The Taliban have dismissed about 3,000 members accused of abusive practices from its hardline Islamist movement in a widespread “vetting process” launched since coming to power, an official said Saturday.
The Taliban took back control of Afghanistan in August after a 20-year insurgency against former US-backed governments and NATO foreign forces.
Promising a softer rule to their 1996-2001 regime, the Taliban government launched a commission to identify members who were flouting the movement’s regulations.
“They were giving a bad name to the Islamic Emirate. They were removed in this vetting process so that we can build a clean army and police force in the future,” the head of the panel Latifullah Hakimi in the defence ministry told AFP.
So far about 2,840 members had been dismissed, he said.
“They were involved in corruption, drugs and were intruding in people’s private lives. Some also had links with Daesh,” Hakimi said, using the Arabic acronym for the Islamic State group.
Taliban fighters have been accused by rights groups of extrajudicial killings of former security force members, despite an order from the movement’s supreme leader Hibatullah Akhundzada of an amnesty.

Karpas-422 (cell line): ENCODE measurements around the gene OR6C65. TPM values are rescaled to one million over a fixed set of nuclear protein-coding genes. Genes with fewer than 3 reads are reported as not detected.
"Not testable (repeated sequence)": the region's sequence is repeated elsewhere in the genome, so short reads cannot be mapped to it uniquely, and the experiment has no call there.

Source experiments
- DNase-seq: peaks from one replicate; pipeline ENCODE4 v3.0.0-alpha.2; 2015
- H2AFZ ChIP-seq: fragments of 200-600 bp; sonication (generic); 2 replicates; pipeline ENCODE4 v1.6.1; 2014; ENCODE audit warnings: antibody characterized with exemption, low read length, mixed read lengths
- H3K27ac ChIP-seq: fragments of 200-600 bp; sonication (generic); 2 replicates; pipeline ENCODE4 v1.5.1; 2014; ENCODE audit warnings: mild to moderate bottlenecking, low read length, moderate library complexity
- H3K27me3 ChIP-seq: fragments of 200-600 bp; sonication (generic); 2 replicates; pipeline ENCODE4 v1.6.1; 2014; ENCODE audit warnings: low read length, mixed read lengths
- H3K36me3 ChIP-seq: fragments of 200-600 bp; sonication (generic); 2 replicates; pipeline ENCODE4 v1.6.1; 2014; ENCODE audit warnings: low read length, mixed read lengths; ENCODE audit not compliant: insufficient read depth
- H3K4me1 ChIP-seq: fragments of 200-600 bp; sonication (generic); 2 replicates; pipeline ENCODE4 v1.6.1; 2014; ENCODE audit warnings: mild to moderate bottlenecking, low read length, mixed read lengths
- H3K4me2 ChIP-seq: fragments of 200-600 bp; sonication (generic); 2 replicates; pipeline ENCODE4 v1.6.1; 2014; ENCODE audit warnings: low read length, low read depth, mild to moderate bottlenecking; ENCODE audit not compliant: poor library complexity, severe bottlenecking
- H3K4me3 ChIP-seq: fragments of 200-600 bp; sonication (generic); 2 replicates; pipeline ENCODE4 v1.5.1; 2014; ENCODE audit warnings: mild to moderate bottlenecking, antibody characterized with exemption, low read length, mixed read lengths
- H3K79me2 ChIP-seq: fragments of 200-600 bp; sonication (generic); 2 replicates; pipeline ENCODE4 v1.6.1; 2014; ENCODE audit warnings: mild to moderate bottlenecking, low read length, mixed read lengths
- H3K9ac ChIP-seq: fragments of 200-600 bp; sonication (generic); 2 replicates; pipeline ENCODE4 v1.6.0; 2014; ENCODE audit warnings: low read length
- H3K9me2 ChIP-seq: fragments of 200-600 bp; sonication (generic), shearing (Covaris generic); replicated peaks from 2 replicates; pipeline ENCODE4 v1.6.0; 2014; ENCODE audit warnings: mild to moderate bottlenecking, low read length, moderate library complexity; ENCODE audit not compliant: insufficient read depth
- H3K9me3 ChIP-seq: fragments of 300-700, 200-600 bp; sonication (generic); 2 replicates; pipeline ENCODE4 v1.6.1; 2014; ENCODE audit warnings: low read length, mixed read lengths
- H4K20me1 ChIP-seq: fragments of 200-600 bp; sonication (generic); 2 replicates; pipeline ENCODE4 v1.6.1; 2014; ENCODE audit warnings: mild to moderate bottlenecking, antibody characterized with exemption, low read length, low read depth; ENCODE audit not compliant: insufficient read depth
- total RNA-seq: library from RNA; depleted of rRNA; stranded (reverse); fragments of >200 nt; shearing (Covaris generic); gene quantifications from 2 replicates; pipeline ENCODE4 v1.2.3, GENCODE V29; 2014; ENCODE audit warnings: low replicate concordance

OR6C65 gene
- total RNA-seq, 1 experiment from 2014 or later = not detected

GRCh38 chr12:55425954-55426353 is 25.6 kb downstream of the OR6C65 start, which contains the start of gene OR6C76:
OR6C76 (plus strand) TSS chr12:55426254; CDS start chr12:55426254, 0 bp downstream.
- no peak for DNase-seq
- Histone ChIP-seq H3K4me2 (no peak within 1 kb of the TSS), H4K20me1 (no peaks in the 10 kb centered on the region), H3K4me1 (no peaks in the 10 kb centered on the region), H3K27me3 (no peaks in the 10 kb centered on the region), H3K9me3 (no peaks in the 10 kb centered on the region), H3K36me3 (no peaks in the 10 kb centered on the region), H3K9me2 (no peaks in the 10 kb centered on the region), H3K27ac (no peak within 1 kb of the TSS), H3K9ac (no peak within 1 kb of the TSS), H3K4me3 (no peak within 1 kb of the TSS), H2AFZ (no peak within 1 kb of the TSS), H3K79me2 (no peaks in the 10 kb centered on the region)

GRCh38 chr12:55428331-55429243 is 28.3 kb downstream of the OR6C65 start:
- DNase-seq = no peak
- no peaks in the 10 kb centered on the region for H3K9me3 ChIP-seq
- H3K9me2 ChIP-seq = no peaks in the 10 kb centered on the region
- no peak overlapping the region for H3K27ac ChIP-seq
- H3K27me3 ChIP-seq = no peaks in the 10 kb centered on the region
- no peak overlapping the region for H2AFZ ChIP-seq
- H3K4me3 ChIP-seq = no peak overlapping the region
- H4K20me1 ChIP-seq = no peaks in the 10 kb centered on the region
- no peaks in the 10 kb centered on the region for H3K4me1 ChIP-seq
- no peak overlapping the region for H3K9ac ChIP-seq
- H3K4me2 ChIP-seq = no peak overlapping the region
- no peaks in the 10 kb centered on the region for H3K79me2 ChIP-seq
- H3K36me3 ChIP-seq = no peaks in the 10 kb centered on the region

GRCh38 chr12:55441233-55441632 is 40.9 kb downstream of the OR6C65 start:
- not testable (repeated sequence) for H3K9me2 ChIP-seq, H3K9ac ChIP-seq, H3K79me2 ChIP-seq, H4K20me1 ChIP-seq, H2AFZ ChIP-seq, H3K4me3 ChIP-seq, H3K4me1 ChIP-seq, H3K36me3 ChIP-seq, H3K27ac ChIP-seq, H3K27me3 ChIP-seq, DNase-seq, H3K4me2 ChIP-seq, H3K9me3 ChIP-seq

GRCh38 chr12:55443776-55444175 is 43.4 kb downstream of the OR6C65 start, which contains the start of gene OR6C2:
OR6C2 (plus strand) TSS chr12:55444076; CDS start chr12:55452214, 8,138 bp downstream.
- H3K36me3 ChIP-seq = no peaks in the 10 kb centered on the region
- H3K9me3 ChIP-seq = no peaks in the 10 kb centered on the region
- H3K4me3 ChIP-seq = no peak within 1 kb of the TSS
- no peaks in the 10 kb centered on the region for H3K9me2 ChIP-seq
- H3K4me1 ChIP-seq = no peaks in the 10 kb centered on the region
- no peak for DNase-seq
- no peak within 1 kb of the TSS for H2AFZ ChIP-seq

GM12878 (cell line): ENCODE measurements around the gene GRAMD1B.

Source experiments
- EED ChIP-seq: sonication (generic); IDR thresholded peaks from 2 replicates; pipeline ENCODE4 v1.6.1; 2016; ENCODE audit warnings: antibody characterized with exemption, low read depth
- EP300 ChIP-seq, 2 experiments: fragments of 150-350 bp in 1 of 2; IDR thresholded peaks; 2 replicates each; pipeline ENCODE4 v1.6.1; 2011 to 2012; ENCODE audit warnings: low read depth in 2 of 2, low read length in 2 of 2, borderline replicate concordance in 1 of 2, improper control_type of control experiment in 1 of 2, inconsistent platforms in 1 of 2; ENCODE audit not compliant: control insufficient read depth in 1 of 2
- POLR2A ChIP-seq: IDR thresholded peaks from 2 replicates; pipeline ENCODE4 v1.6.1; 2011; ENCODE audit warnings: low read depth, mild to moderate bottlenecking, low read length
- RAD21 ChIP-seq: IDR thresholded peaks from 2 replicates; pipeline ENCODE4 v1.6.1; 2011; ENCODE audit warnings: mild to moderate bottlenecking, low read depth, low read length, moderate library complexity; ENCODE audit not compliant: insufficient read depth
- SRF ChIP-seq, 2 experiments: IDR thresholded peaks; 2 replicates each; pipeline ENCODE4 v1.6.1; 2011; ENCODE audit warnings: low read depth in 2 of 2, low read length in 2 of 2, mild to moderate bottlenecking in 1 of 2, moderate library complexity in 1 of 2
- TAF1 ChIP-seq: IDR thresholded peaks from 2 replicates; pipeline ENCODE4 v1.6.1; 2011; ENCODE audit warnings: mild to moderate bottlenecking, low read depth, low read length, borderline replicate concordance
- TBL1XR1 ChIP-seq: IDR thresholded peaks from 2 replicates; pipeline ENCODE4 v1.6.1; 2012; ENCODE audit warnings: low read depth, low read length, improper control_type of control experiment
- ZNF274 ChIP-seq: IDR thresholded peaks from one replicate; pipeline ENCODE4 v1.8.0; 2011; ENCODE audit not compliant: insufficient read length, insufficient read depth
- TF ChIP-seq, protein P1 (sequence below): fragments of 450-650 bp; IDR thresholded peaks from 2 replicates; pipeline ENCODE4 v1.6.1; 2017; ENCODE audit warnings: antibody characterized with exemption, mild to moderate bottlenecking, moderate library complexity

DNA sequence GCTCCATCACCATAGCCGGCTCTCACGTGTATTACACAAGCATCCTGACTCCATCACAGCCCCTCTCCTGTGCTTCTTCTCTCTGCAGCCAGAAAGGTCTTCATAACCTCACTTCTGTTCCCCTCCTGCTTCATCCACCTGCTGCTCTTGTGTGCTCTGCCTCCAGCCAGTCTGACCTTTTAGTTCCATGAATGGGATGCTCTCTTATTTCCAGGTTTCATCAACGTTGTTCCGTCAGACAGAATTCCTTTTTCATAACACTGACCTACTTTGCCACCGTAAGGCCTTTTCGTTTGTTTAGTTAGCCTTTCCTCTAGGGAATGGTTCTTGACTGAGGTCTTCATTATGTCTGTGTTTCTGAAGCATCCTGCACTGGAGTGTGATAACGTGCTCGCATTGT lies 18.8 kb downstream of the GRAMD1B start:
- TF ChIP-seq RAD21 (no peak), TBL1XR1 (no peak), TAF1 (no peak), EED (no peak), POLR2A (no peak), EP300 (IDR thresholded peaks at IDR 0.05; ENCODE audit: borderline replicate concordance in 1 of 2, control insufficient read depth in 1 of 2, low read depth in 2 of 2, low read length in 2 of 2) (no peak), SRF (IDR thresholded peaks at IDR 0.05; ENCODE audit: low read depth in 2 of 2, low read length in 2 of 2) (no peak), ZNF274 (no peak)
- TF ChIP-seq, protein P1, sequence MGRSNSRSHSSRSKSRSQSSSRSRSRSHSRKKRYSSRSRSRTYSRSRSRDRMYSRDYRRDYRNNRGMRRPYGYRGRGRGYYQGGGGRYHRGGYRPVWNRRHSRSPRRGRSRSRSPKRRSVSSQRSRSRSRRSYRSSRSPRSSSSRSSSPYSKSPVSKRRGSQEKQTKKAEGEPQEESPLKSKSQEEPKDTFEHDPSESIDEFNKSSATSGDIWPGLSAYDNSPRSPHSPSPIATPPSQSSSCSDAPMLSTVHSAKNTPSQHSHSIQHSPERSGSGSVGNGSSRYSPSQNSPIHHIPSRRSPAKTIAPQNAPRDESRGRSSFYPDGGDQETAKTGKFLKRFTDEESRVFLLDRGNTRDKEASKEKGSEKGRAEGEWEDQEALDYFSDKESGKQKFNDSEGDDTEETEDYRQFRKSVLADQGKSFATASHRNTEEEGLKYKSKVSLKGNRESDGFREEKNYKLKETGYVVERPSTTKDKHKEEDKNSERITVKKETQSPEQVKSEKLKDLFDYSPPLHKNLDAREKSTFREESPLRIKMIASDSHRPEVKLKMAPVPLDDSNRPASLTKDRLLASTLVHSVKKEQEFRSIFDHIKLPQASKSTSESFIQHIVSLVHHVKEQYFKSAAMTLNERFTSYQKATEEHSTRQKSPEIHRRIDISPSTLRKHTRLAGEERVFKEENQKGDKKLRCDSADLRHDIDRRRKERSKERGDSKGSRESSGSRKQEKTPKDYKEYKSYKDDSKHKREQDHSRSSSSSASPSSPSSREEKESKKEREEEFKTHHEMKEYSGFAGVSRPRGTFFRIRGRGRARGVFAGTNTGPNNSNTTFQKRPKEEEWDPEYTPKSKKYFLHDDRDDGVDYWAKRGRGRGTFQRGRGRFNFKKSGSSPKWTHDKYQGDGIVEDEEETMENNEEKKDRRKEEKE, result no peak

The regional chapter of the jihadist group has emerged as a major security challenge to the hardline Islamist administration, often targeting officials in gun and bomb attacks in Kabul and other cities.
Hakimi said those suspended were from 14 provinces and the process to “filter out” such members will continue in other provinces.
Since seizing power the Taliban authorities have restricted the freedoms of Afghans, especially women.
Women public sector workers have been largely blocked from returning to work, while many secondary schools have not reopened for girls.
Long distance trips for women who are not accompanied by a close male relative have also been banned.